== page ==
Alex White, the current portfolio manager, is examining his portfolio. The portfolio contains 100 stocks that are either value or growth stocks. 40% of the stocks are value stocks. A previous portfolio manager selected 70% of the value stocks and 80% of the growth stocks. What is the probability of selecting a stock at random that is either a value stock or was selected by a previous portfolio manager? A. 28%. B. 76%. C. 88%. D. 16%. Need some help on this…

C 88% Draw the tree. 40% are value stocks. 60% (1-.4) are growth stocks. Or is addition in probability. 40% of the portfolio is value and some of that is selected by the old PM. 60% of the portfolio is growth, and 80% is selected by the old PM. (.6 x .8) .4 + (.6 x .8) = 88%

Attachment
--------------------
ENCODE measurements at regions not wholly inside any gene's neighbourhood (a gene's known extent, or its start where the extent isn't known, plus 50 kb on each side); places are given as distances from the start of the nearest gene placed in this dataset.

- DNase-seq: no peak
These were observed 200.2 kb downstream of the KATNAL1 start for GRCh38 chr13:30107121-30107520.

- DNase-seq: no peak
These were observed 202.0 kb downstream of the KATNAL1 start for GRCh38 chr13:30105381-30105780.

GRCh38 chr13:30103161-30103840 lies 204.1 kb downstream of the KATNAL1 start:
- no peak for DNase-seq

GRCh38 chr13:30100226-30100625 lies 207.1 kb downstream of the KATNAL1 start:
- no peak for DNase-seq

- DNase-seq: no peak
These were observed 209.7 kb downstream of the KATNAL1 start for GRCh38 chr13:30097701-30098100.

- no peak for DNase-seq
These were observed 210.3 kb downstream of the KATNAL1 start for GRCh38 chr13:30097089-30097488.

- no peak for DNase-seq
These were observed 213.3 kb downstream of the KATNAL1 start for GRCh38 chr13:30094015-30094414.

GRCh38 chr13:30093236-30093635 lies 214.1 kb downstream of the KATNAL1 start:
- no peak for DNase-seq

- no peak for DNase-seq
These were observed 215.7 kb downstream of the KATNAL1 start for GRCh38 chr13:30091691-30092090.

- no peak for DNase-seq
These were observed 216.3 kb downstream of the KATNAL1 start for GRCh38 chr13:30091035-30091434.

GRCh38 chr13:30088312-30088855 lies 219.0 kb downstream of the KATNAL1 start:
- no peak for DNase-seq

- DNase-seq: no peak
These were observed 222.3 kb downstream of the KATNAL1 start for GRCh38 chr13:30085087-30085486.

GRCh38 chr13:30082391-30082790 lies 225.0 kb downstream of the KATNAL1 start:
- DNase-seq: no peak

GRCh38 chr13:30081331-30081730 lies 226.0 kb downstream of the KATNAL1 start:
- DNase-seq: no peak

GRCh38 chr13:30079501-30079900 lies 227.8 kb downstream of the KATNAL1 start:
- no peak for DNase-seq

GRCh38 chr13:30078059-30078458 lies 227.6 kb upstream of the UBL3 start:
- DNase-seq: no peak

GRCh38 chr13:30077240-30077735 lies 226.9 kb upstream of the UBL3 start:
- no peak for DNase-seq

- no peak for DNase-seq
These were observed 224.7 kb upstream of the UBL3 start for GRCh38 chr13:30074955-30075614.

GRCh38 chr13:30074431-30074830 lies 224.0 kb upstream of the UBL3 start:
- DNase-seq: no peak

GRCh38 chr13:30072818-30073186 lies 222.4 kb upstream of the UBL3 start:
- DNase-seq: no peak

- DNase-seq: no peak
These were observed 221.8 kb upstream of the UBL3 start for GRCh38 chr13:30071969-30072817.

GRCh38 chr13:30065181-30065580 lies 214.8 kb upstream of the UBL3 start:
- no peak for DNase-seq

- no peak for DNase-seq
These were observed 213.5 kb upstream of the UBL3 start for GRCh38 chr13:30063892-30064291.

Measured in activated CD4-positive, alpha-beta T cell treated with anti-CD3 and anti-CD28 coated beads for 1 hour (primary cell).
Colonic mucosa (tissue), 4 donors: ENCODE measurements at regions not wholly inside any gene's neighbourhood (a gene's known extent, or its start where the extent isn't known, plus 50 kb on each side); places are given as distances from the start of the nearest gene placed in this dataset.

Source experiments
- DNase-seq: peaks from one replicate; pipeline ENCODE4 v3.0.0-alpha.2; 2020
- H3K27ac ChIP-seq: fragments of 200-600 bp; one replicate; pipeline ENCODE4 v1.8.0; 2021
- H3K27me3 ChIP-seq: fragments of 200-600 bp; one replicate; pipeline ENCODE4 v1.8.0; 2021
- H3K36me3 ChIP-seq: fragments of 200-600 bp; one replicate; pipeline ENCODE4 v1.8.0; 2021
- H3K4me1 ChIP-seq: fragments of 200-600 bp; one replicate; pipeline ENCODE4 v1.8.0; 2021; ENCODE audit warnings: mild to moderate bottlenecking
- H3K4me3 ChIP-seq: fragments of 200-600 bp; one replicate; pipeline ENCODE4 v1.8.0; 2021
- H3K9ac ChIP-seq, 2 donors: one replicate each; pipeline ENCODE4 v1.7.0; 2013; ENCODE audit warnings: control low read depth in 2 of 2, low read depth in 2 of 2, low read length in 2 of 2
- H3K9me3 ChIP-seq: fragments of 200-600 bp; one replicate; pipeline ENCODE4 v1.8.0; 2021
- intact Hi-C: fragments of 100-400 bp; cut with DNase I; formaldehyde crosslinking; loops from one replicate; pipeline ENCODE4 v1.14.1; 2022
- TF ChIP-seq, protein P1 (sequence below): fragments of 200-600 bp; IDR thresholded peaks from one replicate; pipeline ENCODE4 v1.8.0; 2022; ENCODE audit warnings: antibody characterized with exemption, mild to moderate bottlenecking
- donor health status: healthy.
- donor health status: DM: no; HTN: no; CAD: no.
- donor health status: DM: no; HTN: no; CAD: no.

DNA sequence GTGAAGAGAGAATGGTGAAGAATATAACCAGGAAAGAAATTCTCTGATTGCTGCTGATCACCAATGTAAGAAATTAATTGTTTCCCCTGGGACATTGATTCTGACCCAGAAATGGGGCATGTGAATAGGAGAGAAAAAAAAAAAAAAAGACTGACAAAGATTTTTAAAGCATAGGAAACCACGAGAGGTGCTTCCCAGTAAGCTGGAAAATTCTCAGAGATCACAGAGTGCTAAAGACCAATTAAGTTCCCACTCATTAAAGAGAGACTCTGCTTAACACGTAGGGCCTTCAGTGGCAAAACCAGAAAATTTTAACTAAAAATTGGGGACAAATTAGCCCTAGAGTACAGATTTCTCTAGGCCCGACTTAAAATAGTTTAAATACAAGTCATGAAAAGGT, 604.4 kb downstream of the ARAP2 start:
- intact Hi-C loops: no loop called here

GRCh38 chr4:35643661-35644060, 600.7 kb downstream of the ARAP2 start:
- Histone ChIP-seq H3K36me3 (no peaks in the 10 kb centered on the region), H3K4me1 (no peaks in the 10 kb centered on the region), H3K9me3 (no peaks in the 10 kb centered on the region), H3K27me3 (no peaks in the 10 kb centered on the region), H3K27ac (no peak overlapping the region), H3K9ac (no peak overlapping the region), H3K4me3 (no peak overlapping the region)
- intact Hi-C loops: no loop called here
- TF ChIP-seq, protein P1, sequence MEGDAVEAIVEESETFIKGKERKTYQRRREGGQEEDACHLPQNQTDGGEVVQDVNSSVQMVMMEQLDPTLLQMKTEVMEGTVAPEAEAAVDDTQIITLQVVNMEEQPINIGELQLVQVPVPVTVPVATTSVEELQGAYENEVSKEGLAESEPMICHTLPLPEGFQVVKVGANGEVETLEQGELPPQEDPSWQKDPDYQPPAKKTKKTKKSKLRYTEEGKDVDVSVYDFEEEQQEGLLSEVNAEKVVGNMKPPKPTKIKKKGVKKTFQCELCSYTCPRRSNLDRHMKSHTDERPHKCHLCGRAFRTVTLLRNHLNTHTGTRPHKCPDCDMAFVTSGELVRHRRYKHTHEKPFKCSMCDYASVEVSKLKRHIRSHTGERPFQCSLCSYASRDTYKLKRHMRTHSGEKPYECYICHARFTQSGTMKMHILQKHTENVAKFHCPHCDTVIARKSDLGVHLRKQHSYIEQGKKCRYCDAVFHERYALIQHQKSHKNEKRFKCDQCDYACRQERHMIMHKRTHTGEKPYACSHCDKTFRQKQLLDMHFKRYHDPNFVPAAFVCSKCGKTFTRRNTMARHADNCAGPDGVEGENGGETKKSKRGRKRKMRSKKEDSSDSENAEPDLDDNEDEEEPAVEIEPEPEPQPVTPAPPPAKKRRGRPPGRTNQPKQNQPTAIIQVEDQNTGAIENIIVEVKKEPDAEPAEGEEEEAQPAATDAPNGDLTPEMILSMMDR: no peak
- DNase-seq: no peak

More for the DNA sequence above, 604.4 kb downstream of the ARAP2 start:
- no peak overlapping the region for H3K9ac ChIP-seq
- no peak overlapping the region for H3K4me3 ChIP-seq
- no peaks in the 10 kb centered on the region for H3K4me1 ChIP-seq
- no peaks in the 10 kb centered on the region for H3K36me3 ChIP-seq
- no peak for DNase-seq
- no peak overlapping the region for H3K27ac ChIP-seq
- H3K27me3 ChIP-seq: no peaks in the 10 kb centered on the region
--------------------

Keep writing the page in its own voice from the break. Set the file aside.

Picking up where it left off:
88% = [((0.4 * 0.7) + (0.6 * 0.8)) + 0.4] - (0.4 * 0.7) there are extra parenthesis in there to follow the steps. To explain further, first you find the probability that the previous manager selected the stocks in the portfolio: ((0.4 * 0.7) + (0.6 * 0.8)). Next you add this to the probaility that the stock is a value stock (given in the problem): + 0.4]. Finally, you subtract out the probability that the stock is a value stock picked by the previous manager (you don’t want to double count): - (0.4 * 0.7).

Great explanation forumreader. Thanks.